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Girl scout gets to the root issue

Plants 27 trees for local nonprofit center

Posted: November 4, 2008 10:40 p.m.
Updated: November 5, 2008 4:30 a.m.
 

Planting trees was a "golden activity" for Emily Elam, a local Girl Scout and senior at Valencia High School.

Elam and a team of volunteers planted 27 pepper trees on Oct 18 at The Gentle Barn, a local nonprofit animal sanctuary and host for at-risk and special-needs children.

Since April, Elam has been tirelessly working toward her Gold Award, the Girl Scout's highest achievement. Her final assignment was to come up with a community service project where she worked a minimum of 65 hours.

"I chose The Gentle Barn (for the project) because I'm very passionate about special needs children as well as animals," Elam said. "I personally was affected by fires about two years ago, so when I found out that the fires had burnt down all their trees and they still needed trees on top of that for shade it really hit home for me. They seem like such an awesome organization."

Single-handedly, she obtained the 27 pepper trees.

"I went around to Girl Scout troops as well as businesses and I asked them to donate a tree in honor of a certain animal or for the tree to be used as shade," Elam said.

She also recruited nearly 100 volunteers to help plant the trees.

"I got some football players to come, as well as my friends, and I also had Girl Scout troops and their families and my family come," Elam said. "It was the most amazing day of my life so far. I'd been working so hard on the project, and I was really nervous because I didn't know what the weather was going to be like. I didn't know if all the people that said they were going to show up would show up. But it just went so smoothly and I'm so grateful to God for that."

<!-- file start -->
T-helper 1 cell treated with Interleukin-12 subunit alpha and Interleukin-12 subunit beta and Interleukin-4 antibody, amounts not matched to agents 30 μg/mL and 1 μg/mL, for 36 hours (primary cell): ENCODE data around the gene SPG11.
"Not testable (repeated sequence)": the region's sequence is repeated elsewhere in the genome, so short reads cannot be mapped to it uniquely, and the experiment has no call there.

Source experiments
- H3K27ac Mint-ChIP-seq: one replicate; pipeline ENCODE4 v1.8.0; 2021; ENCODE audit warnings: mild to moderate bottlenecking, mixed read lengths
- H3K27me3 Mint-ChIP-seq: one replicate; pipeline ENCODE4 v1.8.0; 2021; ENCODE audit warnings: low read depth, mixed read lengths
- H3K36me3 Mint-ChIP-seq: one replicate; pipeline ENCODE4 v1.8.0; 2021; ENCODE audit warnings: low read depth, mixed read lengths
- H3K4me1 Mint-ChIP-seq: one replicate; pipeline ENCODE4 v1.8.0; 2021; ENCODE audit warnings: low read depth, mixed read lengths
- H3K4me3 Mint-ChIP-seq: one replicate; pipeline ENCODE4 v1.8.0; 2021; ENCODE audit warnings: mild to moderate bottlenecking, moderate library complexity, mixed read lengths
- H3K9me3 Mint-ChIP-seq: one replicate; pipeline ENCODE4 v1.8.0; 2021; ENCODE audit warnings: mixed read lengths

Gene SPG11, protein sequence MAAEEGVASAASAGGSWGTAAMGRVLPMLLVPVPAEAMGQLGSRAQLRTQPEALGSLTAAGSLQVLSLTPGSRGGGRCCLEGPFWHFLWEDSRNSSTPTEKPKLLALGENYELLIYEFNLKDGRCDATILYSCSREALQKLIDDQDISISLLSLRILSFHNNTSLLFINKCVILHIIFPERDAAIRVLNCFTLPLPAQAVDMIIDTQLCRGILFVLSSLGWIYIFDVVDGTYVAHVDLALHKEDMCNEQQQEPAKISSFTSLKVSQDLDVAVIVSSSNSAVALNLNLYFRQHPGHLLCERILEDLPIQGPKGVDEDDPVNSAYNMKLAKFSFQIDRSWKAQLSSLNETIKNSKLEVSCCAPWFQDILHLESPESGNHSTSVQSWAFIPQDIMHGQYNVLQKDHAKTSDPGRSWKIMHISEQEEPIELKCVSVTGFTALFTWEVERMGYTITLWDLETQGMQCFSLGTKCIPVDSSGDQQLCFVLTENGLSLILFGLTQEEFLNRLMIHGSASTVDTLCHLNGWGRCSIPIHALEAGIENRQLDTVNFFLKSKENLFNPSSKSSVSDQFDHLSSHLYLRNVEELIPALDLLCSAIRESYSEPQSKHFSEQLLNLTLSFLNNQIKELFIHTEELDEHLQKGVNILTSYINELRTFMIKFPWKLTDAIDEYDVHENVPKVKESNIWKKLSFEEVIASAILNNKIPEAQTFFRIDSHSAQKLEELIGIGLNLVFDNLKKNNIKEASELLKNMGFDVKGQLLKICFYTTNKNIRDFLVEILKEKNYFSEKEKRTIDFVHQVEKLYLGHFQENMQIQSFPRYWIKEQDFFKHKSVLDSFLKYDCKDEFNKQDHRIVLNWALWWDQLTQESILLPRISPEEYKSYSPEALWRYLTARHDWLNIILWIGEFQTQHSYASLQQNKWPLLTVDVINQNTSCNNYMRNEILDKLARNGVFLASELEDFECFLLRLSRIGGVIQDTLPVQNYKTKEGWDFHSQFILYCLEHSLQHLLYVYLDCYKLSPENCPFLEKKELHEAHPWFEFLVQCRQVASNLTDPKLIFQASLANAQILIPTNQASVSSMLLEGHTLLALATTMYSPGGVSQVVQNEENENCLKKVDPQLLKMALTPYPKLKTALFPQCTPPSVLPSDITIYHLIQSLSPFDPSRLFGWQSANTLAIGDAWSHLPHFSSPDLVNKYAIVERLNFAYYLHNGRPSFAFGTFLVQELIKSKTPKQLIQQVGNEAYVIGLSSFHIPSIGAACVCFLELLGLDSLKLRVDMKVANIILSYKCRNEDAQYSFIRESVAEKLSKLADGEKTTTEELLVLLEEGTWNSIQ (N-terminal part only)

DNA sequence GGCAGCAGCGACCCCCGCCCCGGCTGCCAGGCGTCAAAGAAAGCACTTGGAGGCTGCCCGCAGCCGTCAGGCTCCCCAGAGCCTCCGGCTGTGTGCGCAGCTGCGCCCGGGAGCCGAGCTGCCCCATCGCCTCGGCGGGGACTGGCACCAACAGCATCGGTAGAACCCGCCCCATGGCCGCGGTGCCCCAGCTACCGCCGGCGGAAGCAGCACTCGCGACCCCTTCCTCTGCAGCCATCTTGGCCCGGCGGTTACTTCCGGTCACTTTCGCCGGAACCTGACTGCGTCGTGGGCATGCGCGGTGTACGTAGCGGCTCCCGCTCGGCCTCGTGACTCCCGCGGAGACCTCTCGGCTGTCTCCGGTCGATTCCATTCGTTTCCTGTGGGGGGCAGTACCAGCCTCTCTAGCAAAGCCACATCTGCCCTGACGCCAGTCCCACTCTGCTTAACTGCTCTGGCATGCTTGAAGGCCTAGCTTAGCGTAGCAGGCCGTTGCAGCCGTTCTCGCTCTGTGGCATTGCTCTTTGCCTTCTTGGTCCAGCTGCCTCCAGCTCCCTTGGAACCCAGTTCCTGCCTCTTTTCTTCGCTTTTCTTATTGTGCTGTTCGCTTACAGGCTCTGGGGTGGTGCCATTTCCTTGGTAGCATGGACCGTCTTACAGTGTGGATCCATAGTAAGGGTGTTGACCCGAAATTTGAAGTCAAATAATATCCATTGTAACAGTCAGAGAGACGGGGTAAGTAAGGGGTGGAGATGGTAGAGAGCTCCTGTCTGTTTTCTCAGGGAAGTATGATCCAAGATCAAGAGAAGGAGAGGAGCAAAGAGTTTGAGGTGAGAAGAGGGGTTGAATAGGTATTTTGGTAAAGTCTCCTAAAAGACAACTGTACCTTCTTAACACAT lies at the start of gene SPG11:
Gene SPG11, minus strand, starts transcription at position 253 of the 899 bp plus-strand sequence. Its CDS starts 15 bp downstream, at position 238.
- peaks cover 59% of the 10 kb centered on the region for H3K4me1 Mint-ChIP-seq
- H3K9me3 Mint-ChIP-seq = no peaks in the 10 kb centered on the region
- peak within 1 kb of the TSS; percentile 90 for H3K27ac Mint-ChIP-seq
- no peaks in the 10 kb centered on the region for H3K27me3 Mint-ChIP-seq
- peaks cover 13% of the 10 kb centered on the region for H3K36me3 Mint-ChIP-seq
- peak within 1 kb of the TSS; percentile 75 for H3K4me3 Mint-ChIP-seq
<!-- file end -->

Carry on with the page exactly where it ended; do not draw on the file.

Elam's tree-planting endeavor earned her recognition as the first Girl Scout in her service unit to receive the Gold Award.

"Ever since I was in second grade they always said, ‘Oh you're going to get your Gold Award when you're older' and I always thought it was so far away," Elam said. "But then when it came up, I was like, ‘Oh my gosh, I can get my gold award.' It feels so good to have that, because I've been looking forward to it since second grade."

"Emily's project will have a huge impact on The Gentle Barn," said Jay Weiner, director of development. "As the trees mature, they will provide a protective barrier against the wind and much needed shade for the animals. The trees will also help fight soil erosion and beautify the sanctuary."

The Gentle Barn is home to 60 animals including horses, donkeys, cows, pigs, sheep, goats, turkeys, chickens, dogs and cats that were rescued from severe neglect and abuse.

The organization also hosts at-risk, inner city, and special needs children in the Santa Clarita Valley through its special programs.

"The immediate benefit is that Emily's project brought the community together with the shared goal of revitalizing The Gentle Barn after the fire damage of November 2007," Weiner said.

"I'm not a superhero, I was just trying to help," Elam said. "I like to give. It makes me happy to see others happy."

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